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Encoding UTF-8

In this lesson, you’ll learn about a crucial feature of UTF-8 called variable-length encoding. The UTF-8 encoding of Unicode doesn’t just store the code point. You’ll write a hex-based code point viewer to help visualize this. Using this function, you’ll try different characters and see the 1-, 2-, 3- and 4-byte encodings that UTF-8 uses.

00:00 In the previous lesson, I showed you how .encode() and .decode() works in Python to move from strings to bytes, and back. In this lesson, I’m going to drill down on UTF-8 and how it actually stores the content.

00:14 Remember that Unicode specifies the code point, whereas UTF-8 is an encoding storing those values. Python has two escape characters you can use to get at the Unicode code points: "\u" and capital "\U".

00:27 Small "\u" is used for 4-digit hexadecimal code points, capital "\U" is for 8-digit hexadecimal code points. The purpose of this lesson is to fulfill your curiosity about UTF-8. Generally, you don’t need to understand the inner workings of this to be able to successfully use UTF-8 and Unicode in Python.

00:48 Now that you’re familiar with hex, I’ve rewritten the method that shows the code points, this time showing it in hex code points. I’ve put this inside of a file called points.py.

01:01 I can import this function, and then write a string… and look at the encoding. The 'c' in 'café' is hex 63, the 'a' is hex 61, the 'f'66, and 'é' accent aigu is e9.

01:20 Notice that these are the code points, not how UTF-8 stores them.

01:27 You can use the "\u" to get those letters back out. So, I can replace place with 'caf\u00E9' and get back the exact same string.

01:43 See? No different.

01:49 Letter by letter, same thing.

01:55 Now, when you encode this, notice that the code point 'E9' turns into 0xc30xa9 (c3 a9)—2 bytes of hex.

02:07 The double dagger symbol is a much larger code point number in Unicode.

02:15 Encoding it turns it into 3 bytes worth of information.

02:23 The snake is close to the upper end of the table—

02:28 you need a full 8 digits to describe the code point.

02:34 Encoding that turns it into 4 bytes of UTF-8. You’ve gone from single letters in ASCII that are stored in a single byte, upper-level extended ASCII characters that are stored in 2 bytes, higher-level characters in 3, and then things like the snake symbol way up at the top of the table, requiring a full 4 bytes of UTF-8.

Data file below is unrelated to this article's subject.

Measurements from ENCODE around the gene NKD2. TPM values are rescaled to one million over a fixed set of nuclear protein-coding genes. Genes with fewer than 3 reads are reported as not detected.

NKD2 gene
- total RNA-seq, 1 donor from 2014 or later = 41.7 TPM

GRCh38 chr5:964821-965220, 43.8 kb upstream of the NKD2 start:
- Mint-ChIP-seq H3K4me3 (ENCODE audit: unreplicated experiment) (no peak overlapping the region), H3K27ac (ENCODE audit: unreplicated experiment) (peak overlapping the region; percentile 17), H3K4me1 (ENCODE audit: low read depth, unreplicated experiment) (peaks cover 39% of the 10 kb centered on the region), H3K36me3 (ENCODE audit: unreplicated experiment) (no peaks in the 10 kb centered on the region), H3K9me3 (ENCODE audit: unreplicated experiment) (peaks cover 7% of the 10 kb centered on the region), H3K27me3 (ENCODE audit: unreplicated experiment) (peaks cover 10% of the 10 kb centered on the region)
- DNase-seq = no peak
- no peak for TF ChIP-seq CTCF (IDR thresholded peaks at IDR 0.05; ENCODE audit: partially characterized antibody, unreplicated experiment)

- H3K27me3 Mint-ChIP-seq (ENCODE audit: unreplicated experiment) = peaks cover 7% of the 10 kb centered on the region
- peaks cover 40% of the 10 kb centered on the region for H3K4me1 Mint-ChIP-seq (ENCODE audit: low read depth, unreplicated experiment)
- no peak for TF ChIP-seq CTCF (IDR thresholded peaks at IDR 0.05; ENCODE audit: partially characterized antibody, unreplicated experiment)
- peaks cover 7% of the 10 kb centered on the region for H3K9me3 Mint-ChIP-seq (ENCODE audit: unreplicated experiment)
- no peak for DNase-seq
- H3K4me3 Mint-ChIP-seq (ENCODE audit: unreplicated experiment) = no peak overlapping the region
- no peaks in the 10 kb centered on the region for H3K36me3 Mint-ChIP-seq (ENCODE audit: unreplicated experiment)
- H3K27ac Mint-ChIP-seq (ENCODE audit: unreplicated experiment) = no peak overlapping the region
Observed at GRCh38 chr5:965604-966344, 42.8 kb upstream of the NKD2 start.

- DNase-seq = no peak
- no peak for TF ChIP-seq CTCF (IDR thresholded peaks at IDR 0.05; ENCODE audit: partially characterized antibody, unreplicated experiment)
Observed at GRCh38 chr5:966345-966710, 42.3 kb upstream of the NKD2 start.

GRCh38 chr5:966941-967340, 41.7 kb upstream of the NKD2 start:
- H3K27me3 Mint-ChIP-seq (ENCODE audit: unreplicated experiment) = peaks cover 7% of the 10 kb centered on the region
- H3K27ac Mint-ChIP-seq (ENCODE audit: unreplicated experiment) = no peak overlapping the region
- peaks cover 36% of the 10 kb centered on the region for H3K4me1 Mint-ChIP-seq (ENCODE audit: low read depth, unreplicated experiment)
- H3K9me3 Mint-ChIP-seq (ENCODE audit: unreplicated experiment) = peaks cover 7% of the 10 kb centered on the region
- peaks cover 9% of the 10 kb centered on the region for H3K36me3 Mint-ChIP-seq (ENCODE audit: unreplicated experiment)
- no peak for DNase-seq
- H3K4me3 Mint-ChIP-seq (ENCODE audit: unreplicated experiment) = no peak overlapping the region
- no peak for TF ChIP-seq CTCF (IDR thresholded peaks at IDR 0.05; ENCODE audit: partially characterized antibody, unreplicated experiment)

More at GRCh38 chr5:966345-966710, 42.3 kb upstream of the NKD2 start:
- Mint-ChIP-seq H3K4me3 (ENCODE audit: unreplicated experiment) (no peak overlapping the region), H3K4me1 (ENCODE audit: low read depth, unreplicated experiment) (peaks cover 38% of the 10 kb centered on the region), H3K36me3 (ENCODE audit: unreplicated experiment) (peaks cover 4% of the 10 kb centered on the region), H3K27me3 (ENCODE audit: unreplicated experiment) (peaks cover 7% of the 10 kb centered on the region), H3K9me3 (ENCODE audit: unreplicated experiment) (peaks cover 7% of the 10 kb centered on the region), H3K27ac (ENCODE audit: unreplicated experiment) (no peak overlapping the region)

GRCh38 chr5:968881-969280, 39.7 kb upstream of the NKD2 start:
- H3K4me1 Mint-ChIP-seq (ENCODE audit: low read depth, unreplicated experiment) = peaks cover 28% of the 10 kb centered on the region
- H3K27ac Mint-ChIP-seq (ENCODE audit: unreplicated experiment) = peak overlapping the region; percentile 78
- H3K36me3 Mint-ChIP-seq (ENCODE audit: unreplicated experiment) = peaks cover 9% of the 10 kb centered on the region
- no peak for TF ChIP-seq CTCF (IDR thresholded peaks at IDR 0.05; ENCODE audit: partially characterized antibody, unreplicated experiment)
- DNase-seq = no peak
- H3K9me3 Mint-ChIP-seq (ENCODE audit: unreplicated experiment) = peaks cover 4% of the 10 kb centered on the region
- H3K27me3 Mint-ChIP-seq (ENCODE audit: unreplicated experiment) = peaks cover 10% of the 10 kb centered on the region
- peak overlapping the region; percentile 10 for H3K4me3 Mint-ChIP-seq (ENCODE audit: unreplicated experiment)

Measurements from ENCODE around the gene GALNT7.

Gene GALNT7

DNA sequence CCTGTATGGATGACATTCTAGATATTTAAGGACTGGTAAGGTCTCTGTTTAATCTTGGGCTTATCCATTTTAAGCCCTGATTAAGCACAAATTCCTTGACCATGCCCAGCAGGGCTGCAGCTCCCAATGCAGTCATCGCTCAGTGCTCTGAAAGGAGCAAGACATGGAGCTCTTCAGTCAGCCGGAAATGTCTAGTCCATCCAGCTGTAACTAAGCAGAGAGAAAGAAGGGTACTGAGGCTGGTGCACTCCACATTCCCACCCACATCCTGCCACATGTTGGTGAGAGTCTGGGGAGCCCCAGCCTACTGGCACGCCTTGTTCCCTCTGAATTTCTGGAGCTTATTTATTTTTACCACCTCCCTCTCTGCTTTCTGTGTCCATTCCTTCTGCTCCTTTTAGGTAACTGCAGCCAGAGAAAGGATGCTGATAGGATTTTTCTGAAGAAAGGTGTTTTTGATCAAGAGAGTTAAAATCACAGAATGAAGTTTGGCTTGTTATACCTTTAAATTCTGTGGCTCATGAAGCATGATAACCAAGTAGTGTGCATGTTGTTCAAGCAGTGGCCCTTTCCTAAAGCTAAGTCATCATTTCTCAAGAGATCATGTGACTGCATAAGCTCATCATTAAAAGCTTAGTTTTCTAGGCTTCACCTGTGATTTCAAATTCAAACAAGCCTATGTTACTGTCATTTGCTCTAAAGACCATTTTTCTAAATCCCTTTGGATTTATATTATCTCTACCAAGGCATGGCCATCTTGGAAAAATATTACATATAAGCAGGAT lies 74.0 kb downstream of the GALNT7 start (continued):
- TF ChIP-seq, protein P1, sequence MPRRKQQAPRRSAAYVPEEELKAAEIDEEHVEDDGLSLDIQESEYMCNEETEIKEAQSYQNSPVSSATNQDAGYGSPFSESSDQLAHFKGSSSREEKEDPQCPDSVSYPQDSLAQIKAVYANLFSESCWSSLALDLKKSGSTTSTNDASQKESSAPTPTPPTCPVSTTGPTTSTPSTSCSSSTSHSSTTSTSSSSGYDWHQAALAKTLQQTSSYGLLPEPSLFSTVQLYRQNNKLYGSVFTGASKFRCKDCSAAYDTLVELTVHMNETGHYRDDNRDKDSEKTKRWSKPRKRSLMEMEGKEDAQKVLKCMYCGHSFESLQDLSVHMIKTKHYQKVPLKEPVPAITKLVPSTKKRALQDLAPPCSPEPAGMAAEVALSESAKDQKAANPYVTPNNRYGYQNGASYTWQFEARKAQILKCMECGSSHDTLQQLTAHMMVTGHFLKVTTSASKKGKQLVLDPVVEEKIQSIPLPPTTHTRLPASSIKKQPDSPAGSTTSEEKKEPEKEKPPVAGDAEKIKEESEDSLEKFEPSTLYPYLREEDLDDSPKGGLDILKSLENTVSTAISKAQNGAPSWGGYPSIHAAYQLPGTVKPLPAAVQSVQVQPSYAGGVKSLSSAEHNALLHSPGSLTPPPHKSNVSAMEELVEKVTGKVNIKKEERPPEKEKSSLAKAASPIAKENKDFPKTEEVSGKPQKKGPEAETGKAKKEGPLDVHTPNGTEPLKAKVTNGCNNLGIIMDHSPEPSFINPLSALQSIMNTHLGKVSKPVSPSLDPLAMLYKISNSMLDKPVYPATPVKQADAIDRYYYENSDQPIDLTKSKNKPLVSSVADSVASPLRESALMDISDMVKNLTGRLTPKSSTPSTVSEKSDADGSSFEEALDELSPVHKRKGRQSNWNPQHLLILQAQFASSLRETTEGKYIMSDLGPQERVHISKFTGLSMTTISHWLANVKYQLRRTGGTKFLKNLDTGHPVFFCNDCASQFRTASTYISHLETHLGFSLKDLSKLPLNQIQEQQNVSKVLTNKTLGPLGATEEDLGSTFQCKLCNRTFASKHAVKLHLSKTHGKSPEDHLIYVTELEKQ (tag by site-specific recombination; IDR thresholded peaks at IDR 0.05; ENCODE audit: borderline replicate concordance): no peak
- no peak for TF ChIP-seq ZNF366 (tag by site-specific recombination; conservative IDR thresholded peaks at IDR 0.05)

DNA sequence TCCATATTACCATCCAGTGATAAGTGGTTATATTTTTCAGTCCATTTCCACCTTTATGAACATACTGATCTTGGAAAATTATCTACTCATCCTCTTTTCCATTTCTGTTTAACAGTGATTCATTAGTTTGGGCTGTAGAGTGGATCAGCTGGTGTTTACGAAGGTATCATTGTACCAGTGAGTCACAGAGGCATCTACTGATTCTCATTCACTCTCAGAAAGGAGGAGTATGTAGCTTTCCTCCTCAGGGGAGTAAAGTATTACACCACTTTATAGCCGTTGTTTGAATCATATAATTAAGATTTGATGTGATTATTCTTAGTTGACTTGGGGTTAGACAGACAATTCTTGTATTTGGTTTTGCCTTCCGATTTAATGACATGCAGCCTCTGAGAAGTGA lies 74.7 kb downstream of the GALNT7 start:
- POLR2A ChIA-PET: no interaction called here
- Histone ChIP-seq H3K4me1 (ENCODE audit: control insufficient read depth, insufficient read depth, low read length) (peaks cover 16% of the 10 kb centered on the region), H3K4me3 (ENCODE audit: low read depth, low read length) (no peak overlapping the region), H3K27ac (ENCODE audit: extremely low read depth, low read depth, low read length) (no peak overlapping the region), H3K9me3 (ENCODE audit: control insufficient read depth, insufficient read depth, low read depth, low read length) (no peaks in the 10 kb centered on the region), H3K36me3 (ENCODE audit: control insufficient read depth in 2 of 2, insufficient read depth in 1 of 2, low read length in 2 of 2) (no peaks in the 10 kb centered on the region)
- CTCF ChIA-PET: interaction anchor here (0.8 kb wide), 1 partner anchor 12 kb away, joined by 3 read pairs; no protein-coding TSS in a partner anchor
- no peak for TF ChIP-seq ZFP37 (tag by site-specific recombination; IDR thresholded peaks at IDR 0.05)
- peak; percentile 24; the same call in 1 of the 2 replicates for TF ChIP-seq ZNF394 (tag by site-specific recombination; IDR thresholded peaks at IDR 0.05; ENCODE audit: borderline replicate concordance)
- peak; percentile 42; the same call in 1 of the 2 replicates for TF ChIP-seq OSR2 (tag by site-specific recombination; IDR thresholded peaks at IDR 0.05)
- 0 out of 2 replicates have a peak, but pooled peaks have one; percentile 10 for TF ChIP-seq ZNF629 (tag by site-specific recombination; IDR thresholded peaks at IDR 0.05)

02:58 So, I think I’ve established the UTF-8 is an encoding and not just the Unicode code point number. It’s variable-length and can be 1, 2, 3, or 4 bytes long.

03:08 How does the system understand what a character is comprised of? How does it know how many bytes are in this UTF-8 character? Well, the secret is in the encoding.

03:19 The beginning of each encoded character has the first few bits of a byte indicate how long the sequences is. If it’s 1 byte, the leading bit is 0.

03:30 The remaining bits are the actual encoding. This corresponds perfectly to the 7-bit ASCII. For 2-byte encodings, the leading bits are 110. The remaining chunk, then, is part of the encoding. Back to our 'é' from 'cafe', C3 starts with 110, so you can see by looking at the first byte that this is going to be a 2-byte encoding. 3 bytes starts with 1110.

03:58 Similarly for the double dagger—that encodes to E2. E2 starts with 1110. And finally, for 4-byte encodings—four 1’s and a 0. The pattern holds.

04:12 So, what about the rest of the bytes? Well, if you’re in a 2-, 3- or 4-byte encoding, the 2nd, 3rd or 4th byte all start with 10. This is important.

04:23 This feature is called self punctuating. This means you can look at any byte in Unicode and know whether or not it’s a leading byte or a subsequent byte. No leading byte starts with 10.

04:35 This allows you to pick up partway through a stream and know when the next character starts. To see this in action, let’s look back at the 'é' from 'café'.

04:46 Remember? That’s code point E9. E9 is greater than 7F. 7F is 127 in decimal. This means it’s going to have to be a multi-byte encoding, so it won’t start with 0, like an ASCII one. To start to break this down, let’s look at E9 as a binary number.

05:06 Using our digits of hex trick from before, translate the E into 1110 and the 9 into 1001. Because the number in the code point is bigger than 127, you know that it’s going to be multi-byte encoding.

05:21 Start on the right-hand side and peel off the last 6 bits. Because this is going to be a subsequent encoded byte, lead it with the 10 subsequent byte marker.

05:34 Next, take the next chunk of bits. Well, there’s only 2 bits left and because all the bits have been used up, you know you’re done, which means it’s going to be 2 bytes, so use the 2-byte marker.

05:45 Finally, fill in the middle with some padding. This is the end result of the encoding. The left-hand side turns into C3, the right-hand side into A9.

05:57 If you remember from the session in the REPL, letter—having the code point E9—encoded into \xc3\xa9 (c3 a9).

06:06 So, this is how UTF-8 represents its information. Believe it or not, that was the easy part. It gets worse from here on in. Next up: digraphs and dirty tricks.

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